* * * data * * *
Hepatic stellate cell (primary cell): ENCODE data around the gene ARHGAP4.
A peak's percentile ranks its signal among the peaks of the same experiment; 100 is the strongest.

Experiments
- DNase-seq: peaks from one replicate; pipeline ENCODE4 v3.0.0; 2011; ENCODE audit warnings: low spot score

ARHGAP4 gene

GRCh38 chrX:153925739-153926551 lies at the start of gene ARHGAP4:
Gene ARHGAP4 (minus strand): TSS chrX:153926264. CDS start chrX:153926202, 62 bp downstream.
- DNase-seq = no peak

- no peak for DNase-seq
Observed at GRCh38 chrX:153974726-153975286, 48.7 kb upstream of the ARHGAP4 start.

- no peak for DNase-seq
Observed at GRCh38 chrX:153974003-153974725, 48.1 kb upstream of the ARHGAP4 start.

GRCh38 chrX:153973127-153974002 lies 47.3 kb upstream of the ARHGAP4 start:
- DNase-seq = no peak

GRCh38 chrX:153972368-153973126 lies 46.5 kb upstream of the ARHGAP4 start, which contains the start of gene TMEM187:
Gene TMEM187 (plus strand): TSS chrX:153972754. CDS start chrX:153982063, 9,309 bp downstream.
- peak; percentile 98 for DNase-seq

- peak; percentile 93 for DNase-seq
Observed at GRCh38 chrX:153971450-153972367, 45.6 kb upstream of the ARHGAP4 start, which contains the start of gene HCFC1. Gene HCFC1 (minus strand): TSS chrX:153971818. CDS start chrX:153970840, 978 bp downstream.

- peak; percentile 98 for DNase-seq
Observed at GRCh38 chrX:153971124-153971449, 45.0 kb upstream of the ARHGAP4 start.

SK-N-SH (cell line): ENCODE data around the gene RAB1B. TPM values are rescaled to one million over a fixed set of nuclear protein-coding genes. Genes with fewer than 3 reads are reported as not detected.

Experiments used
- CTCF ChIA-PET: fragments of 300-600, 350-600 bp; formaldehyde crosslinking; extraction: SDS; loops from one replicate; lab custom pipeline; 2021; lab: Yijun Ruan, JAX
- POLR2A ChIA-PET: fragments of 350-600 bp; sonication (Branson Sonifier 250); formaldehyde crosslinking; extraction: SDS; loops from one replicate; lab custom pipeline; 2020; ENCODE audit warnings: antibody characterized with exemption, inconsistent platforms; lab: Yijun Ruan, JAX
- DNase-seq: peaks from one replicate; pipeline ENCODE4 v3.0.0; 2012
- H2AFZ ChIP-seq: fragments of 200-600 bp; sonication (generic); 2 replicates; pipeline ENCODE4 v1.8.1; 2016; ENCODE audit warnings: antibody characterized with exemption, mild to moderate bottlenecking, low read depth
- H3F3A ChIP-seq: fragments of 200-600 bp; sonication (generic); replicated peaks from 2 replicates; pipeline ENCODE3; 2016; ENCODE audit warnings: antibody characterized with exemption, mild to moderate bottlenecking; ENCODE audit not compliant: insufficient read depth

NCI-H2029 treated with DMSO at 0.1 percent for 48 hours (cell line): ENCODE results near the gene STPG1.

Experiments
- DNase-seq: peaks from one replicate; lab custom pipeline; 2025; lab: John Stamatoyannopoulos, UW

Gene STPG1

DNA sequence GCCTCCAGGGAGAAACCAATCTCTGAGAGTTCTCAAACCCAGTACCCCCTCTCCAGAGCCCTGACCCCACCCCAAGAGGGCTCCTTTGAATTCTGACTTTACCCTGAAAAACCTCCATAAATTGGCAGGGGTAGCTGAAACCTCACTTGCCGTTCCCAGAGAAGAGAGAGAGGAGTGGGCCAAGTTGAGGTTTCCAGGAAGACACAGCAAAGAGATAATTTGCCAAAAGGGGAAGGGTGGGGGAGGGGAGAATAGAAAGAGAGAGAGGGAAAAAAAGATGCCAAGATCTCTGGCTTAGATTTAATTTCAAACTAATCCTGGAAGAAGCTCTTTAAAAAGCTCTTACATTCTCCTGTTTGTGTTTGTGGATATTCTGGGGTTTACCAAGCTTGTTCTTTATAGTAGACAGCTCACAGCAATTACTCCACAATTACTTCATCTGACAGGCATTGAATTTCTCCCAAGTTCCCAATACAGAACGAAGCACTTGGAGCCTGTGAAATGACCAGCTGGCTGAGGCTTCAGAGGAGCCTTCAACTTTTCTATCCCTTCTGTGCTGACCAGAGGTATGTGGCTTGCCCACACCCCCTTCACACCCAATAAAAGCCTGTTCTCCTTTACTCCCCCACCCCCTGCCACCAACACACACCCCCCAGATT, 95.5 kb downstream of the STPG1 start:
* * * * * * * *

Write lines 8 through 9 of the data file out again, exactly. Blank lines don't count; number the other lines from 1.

- DNase-seq = no peak

- no peak for DNase-seq